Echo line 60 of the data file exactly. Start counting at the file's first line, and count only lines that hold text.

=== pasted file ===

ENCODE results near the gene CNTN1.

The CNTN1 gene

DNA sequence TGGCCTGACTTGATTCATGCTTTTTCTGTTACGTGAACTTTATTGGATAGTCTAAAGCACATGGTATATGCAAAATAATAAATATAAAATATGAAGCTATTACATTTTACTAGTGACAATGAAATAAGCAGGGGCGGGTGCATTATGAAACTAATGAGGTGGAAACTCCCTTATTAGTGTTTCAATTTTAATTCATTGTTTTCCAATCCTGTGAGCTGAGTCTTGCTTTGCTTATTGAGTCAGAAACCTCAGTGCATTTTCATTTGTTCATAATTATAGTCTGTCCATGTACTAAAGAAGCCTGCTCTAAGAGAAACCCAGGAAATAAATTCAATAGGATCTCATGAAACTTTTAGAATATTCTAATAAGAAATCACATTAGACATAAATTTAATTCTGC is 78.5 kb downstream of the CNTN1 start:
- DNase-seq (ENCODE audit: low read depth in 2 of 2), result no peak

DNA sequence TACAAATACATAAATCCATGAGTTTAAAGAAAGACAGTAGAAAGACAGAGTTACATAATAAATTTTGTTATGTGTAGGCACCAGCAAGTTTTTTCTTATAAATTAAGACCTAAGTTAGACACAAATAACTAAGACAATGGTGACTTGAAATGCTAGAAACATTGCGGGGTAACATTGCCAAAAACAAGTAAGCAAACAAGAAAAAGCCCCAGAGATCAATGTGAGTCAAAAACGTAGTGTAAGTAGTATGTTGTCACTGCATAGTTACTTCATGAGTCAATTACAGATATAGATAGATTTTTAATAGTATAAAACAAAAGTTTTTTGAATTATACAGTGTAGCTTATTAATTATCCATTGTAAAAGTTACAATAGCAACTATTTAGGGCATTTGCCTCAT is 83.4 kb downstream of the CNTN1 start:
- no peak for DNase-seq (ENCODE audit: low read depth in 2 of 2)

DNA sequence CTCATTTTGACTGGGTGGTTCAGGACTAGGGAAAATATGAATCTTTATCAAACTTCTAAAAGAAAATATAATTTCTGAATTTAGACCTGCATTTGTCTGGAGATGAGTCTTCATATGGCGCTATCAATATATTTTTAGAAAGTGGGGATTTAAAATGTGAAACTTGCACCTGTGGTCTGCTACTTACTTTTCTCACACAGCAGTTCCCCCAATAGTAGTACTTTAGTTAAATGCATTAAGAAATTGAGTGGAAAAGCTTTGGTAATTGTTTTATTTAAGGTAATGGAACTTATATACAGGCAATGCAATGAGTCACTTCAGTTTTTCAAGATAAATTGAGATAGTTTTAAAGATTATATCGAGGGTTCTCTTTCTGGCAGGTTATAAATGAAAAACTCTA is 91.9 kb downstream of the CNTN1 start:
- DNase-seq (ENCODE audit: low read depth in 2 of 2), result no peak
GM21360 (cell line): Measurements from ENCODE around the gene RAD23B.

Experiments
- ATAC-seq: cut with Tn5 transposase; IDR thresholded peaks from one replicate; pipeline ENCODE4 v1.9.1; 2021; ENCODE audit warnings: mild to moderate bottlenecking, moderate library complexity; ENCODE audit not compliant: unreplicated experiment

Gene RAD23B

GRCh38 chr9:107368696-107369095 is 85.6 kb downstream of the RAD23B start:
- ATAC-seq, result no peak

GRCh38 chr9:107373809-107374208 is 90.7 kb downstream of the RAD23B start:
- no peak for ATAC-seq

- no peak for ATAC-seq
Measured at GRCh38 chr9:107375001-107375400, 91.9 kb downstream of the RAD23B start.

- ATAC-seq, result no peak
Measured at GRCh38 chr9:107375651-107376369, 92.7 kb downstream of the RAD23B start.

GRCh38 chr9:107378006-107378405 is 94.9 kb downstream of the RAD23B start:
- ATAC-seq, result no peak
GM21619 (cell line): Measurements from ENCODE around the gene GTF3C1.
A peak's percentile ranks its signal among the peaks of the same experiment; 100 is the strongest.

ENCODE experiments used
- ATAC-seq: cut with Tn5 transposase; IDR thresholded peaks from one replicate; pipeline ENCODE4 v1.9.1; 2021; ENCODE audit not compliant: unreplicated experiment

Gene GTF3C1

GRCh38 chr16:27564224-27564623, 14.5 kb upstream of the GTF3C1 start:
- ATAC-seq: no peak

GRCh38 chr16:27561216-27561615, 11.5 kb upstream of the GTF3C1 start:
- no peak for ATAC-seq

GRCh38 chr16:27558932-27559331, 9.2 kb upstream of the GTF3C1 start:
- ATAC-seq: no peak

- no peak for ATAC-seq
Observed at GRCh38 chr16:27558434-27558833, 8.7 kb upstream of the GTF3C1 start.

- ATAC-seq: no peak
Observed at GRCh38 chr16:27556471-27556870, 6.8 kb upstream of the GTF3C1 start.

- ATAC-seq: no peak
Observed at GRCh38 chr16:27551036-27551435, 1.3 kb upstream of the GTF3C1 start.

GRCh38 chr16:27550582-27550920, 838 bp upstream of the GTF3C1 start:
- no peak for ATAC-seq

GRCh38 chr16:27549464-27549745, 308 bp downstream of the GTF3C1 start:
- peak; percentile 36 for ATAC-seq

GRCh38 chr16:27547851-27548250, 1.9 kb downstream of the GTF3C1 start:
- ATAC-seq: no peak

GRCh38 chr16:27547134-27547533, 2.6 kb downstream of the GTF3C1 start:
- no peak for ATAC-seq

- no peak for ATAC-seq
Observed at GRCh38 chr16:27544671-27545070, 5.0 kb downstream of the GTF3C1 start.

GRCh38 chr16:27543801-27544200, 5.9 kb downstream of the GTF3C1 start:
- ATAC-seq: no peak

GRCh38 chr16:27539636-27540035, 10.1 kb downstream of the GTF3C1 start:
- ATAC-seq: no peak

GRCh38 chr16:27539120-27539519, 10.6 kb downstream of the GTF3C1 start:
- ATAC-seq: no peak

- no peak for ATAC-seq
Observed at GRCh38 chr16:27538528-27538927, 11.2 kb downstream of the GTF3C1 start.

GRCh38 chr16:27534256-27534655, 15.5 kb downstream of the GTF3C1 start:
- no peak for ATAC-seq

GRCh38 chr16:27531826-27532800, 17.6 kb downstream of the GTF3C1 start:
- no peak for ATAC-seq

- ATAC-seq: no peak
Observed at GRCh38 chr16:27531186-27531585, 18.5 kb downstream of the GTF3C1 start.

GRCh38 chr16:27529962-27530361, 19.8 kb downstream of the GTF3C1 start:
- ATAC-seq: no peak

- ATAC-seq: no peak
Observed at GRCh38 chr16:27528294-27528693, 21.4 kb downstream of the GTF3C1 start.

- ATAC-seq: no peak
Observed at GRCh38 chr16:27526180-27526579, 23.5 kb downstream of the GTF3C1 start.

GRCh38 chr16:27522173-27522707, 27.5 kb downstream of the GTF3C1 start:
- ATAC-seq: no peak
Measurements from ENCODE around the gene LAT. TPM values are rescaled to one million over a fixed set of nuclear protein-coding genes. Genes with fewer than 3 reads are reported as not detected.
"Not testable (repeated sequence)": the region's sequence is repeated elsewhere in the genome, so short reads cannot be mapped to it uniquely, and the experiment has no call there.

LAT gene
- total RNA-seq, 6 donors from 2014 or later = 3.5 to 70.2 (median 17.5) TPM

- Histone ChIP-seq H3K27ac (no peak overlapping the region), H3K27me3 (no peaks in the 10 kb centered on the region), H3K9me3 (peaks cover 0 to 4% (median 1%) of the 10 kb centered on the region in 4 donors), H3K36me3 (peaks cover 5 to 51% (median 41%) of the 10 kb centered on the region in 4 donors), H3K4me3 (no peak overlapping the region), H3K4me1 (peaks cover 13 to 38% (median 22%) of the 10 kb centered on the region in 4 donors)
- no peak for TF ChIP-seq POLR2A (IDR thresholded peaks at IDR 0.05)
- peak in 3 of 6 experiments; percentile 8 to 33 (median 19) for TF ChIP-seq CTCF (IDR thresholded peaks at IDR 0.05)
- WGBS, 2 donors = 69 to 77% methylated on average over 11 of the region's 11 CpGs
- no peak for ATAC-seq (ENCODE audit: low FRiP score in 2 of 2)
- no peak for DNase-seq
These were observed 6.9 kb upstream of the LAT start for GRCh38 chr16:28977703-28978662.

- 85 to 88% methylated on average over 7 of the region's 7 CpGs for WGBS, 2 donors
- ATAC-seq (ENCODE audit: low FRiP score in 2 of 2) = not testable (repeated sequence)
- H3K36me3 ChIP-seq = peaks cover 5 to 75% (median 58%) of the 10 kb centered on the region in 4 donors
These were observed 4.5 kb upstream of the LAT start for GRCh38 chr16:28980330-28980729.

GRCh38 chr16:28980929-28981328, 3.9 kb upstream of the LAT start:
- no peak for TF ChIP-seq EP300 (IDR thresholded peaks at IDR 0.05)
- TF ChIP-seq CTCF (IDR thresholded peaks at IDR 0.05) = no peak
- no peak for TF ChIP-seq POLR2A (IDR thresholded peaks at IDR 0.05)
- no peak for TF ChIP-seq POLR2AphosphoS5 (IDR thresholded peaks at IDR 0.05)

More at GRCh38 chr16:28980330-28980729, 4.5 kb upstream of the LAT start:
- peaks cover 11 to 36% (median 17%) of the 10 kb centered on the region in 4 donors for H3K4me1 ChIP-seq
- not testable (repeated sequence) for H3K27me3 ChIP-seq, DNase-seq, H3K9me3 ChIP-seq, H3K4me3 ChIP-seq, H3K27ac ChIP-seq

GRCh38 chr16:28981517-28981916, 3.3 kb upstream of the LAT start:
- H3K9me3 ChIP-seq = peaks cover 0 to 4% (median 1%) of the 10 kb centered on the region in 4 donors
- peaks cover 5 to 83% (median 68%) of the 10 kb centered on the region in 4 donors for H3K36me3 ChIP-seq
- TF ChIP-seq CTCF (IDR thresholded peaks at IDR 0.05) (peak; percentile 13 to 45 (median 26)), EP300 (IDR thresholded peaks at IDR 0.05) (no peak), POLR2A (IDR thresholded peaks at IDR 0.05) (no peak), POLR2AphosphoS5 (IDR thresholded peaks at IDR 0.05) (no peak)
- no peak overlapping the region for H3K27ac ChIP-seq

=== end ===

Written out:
GRCh38 chr16:27531826-27532800, 17.6 kb downstream of the GTF3C1 start: